A few weeks ago we presented you 8 tips for working in the home office, today a colleague reports how the move to the home office went for the factor ten. In return, our colleague Martin Köhler tells us about his experiences of moving to and working on a customer project from his home office:
“Today I want to report on how I experienced the move of a customer project into the home office. What is special for me is that it is a project in another city. So I usually arrived on Monday morning and returned Thursday afternoon.
With the increasing Corona numbers in Germany, our team in the project realized that we would have to expect to switch to remote work in the form of a home office. The customer already expressed this by pushing the introduction of Collobaration software. This made reasonable audio and video conferences with screen sharing possible. So I went home on Thursdays and was not sure whether I would get back on the ICE train next Monday or not.
But then everything went faster than planned. On Fridays I got a call from the project manager and there was an order “If your presence is not absolutely necessary, work from home”. And so I spent Monday instead of the ICE and at the customer’s desk at home – finally sleeping in on Monday. In the project there were very few people (from us as well as from the customer) on site during the week. One week later, practically nobody was on site anymore.
The changeover worked surprisingly well here in the project. Of course there were still a few problems until the new tool was really ready for use by everyone. Legal questions about how we, as external parties, could use the tool also had to be clarified. But after a short time, we were all able to work with it very effectively remotely. Nevertheless, there were a few things that posed special challenges or made it work especially well.
For example, in the second week of remote working, I went to our branch office and borrowed a keyboard and docking station to be able to connect the laptop properly to my monitor. Working on a laptop screen for a long time is no fun and ergonomically not sensible. But crawling under the desk every time to change the cables from the desktop PC is just as meaningless.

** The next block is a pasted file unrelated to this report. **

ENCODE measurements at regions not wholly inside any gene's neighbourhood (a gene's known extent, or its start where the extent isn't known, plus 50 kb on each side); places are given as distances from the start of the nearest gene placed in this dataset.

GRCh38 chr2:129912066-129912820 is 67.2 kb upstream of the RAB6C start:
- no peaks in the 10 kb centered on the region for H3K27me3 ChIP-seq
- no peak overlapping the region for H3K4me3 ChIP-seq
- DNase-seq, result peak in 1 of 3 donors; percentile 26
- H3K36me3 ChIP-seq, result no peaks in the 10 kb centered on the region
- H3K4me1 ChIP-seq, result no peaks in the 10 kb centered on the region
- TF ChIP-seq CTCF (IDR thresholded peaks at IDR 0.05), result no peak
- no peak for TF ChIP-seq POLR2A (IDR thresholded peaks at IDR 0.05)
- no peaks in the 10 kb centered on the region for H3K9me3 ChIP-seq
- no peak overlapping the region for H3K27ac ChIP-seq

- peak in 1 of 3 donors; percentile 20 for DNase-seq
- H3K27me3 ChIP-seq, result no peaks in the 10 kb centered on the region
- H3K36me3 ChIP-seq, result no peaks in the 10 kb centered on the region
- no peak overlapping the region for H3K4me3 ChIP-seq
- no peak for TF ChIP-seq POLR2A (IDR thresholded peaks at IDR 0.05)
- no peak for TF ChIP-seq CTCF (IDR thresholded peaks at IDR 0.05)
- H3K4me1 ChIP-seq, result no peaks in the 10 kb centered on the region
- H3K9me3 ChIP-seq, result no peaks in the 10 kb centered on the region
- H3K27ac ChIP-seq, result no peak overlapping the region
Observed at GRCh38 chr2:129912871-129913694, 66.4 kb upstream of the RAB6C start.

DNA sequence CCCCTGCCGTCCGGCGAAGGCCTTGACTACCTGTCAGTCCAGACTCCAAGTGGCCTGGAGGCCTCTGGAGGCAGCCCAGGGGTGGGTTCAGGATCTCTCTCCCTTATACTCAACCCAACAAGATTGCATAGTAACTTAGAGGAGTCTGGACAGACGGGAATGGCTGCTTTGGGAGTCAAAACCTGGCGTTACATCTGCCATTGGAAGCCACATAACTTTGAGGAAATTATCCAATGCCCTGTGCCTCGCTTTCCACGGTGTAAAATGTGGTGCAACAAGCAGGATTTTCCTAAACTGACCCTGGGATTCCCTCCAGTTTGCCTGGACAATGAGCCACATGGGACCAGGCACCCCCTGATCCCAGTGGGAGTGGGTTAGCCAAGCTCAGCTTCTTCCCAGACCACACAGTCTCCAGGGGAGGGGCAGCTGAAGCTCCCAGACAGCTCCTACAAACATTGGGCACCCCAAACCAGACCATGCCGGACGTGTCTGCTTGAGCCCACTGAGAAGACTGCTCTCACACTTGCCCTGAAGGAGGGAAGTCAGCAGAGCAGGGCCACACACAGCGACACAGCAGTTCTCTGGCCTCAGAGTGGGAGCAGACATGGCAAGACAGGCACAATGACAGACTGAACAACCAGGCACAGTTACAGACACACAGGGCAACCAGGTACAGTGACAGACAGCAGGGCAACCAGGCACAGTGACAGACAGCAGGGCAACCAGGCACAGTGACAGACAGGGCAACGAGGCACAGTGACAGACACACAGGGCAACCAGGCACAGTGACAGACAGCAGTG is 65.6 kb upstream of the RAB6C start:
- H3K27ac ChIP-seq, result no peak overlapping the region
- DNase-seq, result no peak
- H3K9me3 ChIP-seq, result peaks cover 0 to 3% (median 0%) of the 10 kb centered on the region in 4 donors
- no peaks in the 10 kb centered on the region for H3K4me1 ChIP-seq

Since we usually spent 4 days at the project site, many of us had project apartments there. In order to avoid that the contents of the refrigerator have already invented fire during the next – so far not foreseeable – stay, our team of the travel management arranged that the cleaning service disposes the contents of the refrigerators completely.
As essential during the daily work we have found out that we have a simple chat (in the form of slack), about which we can agree. In this chat we can also make the usual small talk. Interestingly enough, this has even led to increased productivity in some places, because now there are topic-related channels, such as one for all developers. If questions arise, we can simply ask them in the appropriate channel. So we no longer have to walk down the hallway and look for someone to talk to about it. This provides more transparency in many places, as it is now easier to ask things in a larger, appropriate group. In the past, the favourite contact person at the desk opposite was usually asked.
In order to replace team cohesion and conversations at the coffee machine, there is a regular appointment called “virtual coffee machine” where we can have a casual conversation. Even if project topics come up from time to time, there is a lot of small talk that is not relevant to the project. It’s also perfectly okay to make small talk a few minutes before and/or after the Daily. Even if the meeting takes longer.
For me as a developer, it’s convenient that I can develop on the side in meetings where I only have to listen to what’s going on because topics that are relevant to me might be discussed. It keeps me informed about what’s going on, without me feeling that I’ve wasted time in meetings.
The onboarding of new project members was and is especially challenging. So the project has taken several new people on board during the time of remote work. That wasn’t always easy, because personal contact is completely missing and we can only get to know each other over the phone or occasionally via video conference. But thanks to good will and motivation from both sides, the new employees also bring real added value to the project.
All in all, I can say that the move to the home office was much easier than I thought. There were also far fewer frictional losses than I feared at the beginning. And it’s great that “The Team” is repeatedly highlighted as a positive feature in our retrospectives. We manage to maintain a team spirit even when everyone is working remotely and we are very proud of that!
Martin has been working at Faktor Zehn as lead developer on a customer project since April 2018. His main focus is the further development of the Faktor-IPM inventory software.